By the time I was twelve years old, my life was an endless cycle of sameness. Every afternoon, I was greeted by a piece of chocolate cake and milk so freshly poured that bubbles still frothed and burst around the rim.
My mother would ask me how my day had been. I would say it had been fine, and she would put the milk bottle back in the icebox. Sometimes, I wondered what would happen if I said Mr. Pendergast had been attacked by a wolf during recess, or Petey Wilson had brought an Russian sabre for Show and Tell.
We never went anywhere. Mom didn’t belong to the bridge club, the Ladies’ Missionary Circle, or the quilting guild. She seldom talked to me, even, and never had I seen two teacups in the sink. I didn’t go to Cub Scouts or play Little League. My pals dropped me off at my gate after school every day. I never went fishing or bike-riding with them. I stayed home. Mom seemed to like it that way.
I had always been aware of the locked door in the hallway, and as I grew, so did my curiosity. Was it a guest room for guests who never came? A pantry full of flour and sugar and canned beans?
One Saturday, Mom went to the hairdresser for her weekly wash and set. I thought it was as good a time as any to find out what was behind the locked door. A bundle of keys hung on a nail in the kitchen cupboard. I grabbed them. It took a few tries before one smoothly clicked in the lock. I grasped the knob and pushed.
The room was dark, but I could see a rim of sunlight peering around a heavy shade. Crossing the room, I stumbled over something soft, lost my balance and fell sideways against...? A bed? I reached for the shade, let it wind halfway up.
I had tripped over a pair of slippers, their soles bearing the outline of little feet. I looked around in astonishment. A bed, spread with a colourful patchwork quilt. A pair of pyjamas, neatly folded, on a knitted afghan lying across the foot of the bed. A parchment shade perched upon a teepee-shaped lamp. I pulled open a dresser drawer. Socks. Undershirts. A bandana.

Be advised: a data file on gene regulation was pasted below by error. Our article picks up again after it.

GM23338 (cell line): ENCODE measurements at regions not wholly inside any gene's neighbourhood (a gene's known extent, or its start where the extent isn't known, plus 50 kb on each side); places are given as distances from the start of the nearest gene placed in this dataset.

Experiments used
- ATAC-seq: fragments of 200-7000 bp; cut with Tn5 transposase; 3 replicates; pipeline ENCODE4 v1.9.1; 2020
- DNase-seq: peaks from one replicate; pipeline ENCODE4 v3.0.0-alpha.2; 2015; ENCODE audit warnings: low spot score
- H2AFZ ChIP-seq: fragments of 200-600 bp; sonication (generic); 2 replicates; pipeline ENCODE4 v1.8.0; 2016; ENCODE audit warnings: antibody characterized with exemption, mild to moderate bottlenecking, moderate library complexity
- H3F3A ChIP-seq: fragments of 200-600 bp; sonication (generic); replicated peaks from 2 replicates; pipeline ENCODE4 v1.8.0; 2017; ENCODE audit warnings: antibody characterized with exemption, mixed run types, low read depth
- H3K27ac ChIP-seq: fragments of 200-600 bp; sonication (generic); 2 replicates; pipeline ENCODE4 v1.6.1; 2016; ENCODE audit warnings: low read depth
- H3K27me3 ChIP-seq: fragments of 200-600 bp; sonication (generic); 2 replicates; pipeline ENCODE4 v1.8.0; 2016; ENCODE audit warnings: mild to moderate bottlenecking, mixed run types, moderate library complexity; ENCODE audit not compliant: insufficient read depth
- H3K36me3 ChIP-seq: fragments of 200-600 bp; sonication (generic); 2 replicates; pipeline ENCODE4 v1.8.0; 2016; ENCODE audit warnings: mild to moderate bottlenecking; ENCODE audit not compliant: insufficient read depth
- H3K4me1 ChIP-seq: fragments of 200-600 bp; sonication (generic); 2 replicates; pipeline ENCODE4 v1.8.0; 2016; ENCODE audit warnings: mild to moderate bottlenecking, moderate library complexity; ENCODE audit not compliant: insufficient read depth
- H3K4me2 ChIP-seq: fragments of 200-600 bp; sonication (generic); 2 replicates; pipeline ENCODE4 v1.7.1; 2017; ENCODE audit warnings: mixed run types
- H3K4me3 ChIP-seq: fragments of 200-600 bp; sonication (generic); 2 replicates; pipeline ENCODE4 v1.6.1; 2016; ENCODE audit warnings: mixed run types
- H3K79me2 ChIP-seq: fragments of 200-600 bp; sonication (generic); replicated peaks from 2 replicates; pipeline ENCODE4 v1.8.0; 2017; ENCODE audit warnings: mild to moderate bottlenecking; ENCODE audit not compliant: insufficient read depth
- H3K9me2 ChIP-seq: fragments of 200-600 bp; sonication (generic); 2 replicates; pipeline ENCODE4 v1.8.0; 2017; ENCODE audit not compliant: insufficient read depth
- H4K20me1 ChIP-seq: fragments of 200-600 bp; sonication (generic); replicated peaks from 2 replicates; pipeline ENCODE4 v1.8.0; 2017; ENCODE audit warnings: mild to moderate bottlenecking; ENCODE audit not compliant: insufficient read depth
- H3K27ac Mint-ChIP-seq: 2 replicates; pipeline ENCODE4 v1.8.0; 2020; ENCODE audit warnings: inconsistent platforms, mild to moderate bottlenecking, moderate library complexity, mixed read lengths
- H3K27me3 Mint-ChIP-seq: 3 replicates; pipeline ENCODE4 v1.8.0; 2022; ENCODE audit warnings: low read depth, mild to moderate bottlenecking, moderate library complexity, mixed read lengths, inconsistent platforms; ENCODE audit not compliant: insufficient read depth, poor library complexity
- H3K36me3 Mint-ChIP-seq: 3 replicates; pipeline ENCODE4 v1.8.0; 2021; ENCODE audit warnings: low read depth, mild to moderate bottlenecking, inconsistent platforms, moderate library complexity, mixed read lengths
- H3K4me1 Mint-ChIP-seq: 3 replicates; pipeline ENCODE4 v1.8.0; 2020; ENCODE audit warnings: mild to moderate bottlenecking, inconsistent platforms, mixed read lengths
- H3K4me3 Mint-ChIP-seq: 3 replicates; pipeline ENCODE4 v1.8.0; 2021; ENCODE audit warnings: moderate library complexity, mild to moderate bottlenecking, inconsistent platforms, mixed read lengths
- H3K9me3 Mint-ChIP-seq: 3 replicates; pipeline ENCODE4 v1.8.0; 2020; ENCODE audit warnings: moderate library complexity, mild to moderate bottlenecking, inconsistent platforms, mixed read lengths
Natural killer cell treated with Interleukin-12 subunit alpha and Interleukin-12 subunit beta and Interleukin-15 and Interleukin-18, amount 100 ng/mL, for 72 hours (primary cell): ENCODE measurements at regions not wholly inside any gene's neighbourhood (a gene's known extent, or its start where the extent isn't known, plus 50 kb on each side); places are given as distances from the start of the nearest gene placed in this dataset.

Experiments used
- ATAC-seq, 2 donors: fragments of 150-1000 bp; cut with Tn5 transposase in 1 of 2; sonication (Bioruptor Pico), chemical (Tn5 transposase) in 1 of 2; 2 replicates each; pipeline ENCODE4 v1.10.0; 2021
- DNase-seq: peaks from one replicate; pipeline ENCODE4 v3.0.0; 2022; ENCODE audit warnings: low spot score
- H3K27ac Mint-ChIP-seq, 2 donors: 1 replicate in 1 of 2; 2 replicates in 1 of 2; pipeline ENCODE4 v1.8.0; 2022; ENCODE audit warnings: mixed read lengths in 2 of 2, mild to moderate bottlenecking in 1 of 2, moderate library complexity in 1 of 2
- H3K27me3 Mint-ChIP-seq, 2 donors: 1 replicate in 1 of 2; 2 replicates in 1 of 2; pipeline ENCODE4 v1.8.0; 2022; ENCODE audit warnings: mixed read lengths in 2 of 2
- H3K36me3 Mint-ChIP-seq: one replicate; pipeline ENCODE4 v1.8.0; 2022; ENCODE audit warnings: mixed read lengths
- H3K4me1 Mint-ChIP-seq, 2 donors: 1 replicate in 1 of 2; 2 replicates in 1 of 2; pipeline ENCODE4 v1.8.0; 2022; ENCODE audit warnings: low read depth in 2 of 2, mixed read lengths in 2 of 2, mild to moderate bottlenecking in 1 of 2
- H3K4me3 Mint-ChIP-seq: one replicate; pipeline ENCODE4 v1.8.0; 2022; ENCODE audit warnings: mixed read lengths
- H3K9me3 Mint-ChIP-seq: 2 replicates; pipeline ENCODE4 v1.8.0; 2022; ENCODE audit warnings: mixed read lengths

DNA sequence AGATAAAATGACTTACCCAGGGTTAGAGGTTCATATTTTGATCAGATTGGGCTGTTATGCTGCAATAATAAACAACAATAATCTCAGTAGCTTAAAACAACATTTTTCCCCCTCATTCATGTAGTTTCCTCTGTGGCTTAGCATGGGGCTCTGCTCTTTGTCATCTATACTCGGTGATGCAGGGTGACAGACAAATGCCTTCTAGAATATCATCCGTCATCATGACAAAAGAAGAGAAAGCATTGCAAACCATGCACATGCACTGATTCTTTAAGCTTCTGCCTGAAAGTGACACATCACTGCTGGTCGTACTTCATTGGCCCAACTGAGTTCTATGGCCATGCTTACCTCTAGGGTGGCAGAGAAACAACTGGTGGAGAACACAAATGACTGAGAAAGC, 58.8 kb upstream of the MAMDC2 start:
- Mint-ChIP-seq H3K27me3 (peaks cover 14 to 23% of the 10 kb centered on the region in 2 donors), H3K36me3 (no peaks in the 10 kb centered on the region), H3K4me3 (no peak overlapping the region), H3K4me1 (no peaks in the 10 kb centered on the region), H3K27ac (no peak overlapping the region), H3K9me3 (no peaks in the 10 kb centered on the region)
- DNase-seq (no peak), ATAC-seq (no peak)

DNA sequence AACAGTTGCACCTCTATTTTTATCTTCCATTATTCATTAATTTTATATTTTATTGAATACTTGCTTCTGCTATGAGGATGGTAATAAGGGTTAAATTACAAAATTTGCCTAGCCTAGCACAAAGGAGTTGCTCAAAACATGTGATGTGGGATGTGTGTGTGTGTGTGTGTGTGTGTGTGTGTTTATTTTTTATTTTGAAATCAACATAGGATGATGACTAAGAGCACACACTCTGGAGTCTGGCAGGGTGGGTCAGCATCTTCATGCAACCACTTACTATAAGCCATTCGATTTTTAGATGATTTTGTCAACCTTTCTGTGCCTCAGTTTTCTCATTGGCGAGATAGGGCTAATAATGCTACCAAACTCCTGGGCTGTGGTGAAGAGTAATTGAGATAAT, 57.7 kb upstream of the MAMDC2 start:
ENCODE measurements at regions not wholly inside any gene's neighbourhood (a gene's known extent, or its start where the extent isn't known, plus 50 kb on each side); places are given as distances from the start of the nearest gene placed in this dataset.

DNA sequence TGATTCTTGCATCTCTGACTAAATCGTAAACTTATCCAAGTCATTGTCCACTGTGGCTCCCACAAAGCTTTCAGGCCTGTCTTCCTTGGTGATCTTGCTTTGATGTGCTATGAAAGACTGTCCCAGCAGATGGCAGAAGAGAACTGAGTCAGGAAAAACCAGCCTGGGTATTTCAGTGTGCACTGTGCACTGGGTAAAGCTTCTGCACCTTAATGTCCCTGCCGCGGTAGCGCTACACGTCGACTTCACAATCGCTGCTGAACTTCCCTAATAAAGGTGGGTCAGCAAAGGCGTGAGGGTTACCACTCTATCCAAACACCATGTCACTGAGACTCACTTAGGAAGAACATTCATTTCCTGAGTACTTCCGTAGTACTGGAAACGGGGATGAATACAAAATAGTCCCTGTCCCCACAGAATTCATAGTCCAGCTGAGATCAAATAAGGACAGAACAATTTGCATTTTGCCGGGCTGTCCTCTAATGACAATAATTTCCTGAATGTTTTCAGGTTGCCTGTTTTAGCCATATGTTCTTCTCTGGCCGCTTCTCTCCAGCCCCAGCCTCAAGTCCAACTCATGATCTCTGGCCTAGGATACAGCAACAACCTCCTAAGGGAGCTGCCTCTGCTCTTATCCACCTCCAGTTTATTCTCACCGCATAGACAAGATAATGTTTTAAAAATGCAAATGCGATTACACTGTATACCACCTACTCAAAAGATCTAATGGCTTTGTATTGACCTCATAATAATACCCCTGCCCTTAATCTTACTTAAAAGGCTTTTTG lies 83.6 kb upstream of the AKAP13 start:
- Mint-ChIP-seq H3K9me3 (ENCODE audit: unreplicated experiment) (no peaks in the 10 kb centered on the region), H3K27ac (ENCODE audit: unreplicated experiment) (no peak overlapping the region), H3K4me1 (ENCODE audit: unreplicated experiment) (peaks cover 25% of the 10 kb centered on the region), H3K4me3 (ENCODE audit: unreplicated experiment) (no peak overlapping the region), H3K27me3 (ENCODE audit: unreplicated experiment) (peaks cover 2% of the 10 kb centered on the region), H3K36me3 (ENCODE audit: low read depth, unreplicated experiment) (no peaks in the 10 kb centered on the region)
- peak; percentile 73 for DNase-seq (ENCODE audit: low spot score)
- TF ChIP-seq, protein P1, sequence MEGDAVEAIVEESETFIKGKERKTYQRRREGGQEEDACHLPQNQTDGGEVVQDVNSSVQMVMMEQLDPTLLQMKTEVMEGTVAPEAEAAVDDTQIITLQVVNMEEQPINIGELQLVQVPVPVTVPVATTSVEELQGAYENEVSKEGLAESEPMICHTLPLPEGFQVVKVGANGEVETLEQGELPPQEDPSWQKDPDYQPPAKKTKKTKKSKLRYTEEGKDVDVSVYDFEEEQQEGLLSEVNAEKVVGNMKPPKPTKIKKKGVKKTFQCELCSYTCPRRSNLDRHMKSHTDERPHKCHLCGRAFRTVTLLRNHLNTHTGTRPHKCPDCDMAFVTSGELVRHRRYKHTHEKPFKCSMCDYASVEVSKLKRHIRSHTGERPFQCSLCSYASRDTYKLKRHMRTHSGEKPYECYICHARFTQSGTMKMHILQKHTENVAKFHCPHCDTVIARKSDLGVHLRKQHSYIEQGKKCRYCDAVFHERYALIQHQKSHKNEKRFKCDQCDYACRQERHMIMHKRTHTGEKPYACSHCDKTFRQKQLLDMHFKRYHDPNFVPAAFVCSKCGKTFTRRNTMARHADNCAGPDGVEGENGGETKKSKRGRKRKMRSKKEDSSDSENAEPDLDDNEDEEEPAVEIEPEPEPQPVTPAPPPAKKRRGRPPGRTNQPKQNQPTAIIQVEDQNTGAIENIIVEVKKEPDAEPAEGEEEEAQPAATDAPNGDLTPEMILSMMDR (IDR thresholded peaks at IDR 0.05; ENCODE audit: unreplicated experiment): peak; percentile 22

There was a baseball mitt sitting on the dresser, and I picked it up, pulling it onto my own hand. It was snug. The leather had been oiled to supple perfection, and I inhaled its rich scent.
“What are you doing?”
I jumped. Mom was standing in the doorway.
“Mom? Whose things are these?”
She turned without a word and I followed, the forgotten mitt still on my hand.
She sat down on the sofa, and then spoke tersely, her words like stones on ice. “You had a brother. His name was Graham. He was bike-riding with your father, going fishing. He was hit by a truck. He was nine. You were three.”
Just like that, I had a brother and lost him in the same breath.
I had a sudden impression of shadows, the cloying scent of flowers, an atmosphere laden with echoes of blame and resentment, and finally, a slamming door. Then, nothing but years of silence with Mom, both of us locked in, she with her memories and bitterness, and I, in a prison of her fears.
She re-locked the room, and we never spoke of it again.
And now, middle-aged and gray, I sit by your grave, Graham. Though you would be older than me, I think of you as my little brother, with your freckled nose, your gap-toothed grin, and your eyes, so much like my own, eternally smiling at me from the framed snapshot that I found in your room.
I left everything as it had been until I sold the house. When I admitted Mom to the nursing home, I gave her your pillow, and she would hold it, inhaling the last scents of you with tears running down her cheeks. I think, after so many years, she was finally allowing herself to grieve.
Mom’s gone now, but you would know that.
We’re all free, little brother. Mom, you, and me.
I stood to leave, and in a last farewell, laid the still-oiled and supple baseball mitt on Graham’s grave.
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